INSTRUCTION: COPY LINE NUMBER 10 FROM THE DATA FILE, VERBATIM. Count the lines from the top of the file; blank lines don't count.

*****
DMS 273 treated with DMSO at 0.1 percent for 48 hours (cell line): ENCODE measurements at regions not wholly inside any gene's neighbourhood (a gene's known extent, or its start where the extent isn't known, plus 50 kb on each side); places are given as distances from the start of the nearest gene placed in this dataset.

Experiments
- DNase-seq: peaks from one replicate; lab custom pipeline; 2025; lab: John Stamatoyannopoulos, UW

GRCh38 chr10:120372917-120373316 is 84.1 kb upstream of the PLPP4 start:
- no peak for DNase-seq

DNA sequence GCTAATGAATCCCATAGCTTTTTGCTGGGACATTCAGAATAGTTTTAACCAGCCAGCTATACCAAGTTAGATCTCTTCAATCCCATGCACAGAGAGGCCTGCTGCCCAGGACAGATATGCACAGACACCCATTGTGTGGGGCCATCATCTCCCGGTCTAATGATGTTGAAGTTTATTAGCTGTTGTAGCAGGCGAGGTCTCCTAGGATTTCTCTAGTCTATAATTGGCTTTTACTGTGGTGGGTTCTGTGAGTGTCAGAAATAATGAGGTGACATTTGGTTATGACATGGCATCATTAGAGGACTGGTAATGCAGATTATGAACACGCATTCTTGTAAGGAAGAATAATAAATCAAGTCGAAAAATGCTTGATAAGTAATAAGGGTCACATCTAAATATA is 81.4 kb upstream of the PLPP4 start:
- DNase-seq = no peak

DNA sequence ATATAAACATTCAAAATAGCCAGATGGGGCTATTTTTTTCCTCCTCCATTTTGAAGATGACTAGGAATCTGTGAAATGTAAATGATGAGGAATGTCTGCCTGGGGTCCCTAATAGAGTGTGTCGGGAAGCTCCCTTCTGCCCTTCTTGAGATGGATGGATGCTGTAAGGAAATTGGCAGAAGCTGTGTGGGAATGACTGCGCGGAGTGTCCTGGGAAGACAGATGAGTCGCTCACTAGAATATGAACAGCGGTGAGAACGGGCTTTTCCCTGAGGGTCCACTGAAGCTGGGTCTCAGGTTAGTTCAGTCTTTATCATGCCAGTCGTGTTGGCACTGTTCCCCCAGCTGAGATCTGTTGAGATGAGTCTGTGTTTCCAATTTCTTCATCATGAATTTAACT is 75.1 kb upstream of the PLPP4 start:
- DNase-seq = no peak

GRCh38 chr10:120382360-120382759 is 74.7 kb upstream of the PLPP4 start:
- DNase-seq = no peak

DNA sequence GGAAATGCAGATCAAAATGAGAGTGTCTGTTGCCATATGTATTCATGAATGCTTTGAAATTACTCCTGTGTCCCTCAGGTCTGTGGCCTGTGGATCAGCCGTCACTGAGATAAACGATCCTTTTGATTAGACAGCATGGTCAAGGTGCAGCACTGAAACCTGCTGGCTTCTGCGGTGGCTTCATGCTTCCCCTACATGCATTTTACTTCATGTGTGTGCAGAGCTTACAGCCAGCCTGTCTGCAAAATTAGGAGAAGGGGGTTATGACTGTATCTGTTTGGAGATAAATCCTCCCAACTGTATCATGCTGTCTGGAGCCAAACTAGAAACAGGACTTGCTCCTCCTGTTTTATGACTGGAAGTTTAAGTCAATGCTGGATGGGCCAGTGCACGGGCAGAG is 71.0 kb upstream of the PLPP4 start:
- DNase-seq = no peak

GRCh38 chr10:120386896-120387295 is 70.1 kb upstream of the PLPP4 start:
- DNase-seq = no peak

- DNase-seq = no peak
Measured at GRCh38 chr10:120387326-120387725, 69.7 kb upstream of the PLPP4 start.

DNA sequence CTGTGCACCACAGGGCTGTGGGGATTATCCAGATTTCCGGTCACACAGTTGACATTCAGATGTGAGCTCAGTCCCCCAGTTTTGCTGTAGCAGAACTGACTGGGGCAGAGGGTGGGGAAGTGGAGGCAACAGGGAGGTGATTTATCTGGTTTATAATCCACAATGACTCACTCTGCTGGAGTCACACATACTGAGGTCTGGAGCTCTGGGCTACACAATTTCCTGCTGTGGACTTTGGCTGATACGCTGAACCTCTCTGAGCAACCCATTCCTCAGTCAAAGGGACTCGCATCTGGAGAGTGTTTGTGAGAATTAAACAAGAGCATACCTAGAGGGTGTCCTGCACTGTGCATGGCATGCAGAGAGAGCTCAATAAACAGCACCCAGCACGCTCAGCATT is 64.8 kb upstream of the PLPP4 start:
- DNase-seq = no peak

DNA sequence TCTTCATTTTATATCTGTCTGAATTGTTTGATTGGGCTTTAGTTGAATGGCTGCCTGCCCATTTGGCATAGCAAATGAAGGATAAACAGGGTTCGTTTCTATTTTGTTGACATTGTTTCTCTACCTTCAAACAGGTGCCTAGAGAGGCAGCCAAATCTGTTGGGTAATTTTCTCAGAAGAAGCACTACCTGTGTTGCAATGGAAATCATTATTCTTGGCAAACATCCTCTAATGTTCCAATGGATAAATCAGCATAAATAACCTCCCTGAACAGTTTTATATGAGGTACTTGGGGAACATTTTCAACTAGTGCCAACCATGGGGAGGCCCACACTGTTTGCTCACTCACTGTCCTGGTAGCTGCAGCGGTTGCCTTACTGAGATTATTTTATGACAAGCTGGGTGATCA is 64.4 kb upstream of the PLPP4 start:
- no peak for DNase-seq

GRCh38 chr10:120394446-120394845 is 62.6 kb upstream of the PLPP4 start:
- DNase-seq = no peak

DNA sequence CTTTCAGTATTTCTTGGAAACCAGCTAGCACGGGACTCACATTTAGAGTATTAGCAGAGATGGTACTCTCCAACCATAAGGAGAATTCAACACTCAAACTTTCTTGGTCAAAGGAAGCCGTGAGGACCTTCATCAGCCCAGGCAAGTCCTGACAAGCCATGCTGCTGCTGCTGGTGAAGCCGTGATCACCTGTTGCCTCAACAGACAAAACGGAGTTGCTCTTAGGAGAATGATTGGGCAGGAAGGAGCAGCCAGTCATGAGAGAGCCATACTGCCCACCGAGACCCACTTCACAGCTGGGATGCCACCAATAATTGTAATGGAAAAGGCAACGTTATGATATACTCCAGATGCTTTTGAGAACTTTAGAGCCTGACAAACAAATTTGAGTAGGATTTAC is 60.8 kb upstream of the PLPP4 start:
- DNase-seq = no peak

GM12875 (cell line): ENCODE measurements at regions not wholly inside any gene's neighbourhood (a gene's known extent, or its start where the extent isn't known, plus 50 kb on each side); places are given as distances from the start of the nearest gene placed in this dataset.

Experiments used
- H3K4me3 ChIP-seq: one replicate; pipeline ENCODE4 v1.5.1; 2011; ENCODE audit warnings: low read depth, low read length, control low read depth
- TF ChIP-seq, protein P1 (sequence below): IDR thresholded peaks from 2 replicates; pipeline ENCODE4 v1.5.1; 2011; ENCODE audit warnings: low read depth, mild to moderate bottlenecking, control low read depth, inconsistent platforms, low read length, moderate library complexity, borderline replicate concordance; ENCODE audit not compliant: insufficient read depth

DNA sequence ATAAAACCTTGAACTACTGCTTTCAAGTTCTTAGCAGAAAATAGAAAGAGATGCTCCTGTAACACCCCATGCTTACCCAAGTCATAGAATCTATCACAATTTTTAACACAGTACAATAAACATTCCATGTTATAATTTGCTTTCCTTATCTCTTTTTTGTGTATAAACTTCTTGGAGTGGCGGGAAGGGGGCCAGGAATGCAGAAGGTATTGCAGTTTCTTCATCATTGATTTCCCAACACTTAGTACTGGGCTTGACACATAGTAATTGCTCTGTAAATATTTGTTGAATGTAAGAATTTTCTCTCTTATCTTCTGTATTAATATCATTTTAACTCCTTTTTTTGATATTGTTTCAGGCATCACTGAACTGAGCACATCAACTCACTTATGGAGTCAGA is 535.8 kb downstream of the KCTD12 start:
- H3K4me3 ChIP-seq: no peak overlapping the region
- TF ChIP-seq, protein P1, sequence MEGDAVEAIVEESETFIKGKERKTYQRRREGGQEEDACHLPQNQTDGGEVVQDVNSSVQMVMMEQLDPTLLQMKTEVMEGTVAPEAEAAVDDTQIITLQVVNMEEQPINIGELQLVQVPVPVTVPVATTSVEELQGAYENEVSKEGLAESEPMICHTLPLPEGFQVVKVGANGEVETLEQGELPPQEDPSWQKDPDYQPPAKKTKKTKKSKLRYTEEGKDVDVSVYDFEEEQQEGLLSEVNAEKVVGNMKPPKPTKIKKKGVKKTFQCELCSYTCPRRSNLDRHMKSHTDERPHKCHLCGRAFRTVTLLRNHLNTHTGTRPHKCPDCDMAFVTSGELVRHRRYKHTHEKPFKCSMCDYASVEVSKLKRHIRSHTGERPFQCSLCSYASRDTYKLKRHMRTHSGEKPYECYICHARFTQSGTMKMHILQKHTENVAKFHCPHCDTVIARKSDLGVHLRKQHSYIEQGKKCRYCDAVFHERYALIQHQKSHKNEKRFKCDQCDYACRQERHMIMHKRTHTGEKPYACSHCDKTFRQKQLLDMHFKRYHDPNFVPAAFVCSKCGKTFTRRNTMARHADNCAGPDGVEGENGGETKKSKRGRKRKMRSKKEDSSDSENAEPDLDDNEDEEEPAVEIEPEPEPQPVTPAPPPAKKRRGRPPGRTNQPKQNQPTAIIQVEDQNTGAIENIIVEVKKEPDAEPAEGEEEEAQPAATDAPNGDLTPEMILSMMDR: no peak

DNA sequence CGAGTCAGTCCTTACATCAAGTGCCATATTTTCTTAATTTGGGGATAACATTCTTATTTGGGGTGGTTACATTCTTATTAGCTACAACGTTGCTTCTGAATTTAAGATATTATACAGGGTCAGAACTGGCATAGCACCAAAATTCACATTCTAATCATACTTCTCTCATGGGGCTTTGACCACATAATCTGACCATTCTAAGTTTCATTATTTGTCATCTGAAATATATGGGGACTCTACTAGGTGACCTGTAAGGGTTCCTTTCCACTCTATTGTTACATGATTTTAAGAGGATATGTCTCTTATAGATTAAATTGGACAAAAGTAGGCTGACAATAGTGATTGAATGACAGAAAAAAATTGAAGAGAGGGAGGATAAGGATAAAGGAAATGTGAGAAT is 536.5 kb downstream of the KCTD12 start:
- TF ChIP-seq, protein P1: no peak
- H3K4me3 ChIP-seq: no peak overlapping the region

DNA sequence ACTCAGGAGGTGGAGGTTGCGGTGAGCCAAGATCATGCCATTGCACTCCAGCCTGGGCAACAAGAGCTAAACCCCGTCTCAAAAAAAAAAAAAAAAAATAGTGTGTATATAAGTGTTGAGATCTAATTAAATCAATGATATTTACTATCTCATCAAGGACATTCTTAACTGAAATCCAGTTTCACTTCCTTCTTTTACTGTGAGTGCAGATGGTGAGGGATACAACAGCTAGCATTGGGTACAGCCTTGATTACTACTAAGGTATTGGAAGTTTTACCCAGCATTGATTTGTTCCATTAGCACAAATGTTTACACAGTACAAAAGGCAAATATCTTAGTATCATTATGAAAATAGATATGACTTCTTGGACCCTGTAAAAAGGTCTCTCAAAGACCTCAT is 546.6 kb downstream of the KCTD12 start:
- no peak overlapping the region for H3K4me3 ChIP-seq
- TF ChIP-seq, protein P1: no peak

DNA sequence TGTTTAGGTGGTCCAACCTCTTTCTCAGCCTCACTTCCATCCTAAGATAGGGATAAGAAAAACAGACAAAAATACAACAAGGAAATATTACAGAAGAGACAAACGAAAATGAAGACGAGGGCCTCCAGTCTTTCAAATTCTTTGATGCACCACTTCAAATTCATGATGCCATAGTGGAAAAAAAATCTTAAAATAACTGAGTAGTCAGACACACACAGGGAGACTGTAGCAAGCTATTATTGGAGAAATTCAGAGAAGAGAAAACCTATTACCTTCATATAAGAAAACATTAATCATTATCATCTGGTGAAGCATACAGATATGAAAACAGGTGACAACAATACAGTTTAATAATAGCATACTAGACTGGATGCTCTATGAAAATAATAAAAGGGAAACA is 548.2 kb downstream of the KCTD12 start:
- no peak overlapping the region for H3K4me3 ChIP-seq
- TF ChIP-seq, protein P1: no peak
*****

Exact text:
GRCh38 chr10:120382360-120382759 is 74.7 kb upstream of the PLPP4 start: